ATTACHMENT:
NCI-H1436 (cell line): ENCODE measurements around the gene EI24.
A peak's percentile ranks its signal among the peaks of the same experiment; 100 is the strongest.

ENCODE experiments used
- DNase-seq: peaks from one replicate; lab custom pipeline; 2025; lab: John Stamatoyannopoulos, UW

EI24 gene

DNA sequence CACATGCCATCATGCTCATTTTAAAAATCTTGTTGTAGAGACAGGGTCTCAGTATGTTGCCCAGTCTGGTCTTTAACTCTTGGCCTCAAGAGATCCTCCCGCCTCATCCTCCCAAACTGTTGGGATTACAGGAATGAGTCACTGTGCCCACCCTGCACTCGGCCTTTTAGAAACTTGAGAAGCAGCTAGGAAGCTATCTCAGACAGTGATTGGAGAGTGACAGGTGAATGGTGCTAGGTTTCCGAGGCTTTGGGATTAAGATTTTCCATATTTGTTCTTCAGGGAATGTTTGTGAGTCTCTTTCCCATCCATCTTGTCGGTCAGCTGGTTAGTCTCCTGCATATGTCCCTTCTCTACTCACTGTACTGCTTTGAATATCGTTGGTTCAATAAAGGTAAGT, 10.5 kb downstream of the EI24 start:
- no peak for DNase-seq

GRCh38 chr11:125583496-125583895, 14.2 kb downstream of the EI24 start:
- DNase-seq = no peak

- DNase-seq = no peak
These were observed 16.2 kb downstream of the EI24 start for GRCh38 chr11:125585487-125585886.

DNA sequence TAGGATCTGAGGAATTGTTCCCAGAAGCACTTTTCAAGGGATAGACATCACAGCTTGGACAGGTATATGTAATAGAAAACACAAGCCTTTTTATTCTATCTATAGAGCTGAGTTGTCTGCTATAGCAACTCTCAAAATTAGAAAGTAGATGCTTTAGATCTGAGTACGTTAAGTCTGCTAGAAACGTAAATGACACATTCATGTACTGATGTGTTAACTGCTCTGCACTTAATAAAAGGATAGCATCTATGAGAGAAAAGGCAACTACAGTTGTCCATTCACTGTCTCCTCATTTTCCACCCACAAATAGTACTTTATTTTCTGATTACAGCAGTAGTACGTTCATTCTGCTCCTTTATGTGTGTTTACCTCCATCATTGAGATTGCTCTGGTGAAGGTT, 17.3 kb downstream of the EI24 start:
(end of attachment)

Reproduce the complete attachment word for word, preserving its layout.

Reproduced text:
NCI-H1436 (cell line): ENCODE measurements around the gene EI24.
A peak's percentile ranks its signal among the peaks of the same experiment; 100 is the strongest.

ENCODE experiments used
- DNase-seq: peaks from one replicate; lab custom pipeline; 2025; lab: John Stamatoyannopoulos, UW

EI24 gene

DNA sequence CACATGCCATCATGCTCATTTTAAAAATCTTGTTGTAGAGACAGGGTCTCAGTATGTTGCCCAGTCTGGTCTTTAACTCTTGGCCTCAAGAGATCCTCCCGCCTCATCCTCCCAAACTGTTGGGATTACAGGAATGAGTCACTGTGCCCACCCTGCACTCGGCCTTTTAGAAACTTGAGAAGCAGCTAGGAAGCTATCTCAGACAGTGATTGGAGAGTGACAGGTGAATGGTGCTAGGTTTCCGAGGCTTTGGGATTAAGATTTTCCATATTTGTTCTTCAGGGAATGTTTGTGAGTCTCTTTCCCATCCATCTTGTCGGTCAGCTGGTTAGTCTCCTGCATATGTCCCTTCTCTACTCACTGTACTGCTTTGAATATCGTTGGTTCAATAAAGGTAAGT, 10.5 kb downstream of the EI24 start:
- no peak for DNase-seq

GRCh38 chr11:125583496-125583895, 14.2 kb downstream of the EI24 start:
- DNase-seq = no peak

- DNase-seq = no peak
These were observed 16.2 kb downstream of the EI24 start for GRCh38 chr11:125585487-125585886.

DNA sequence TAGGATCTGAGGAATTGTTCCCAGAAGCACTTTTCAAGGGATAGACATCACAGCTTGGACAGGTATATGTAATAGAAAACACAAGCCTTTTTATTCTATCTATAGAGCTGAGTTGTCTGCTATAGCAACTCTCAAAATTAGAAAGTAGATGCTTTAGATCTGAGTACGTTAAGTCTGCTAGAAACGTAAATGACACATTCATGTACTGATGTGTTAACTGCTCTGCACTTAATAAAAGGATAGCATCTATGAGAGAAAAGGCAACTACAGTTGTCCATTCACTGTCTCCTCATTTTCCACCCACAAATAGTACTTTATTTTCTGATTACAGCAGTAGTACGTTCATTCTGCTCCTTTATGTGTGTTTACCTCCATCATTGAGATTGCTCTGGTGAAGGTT, 17.3 kb downstream of the EI24 start: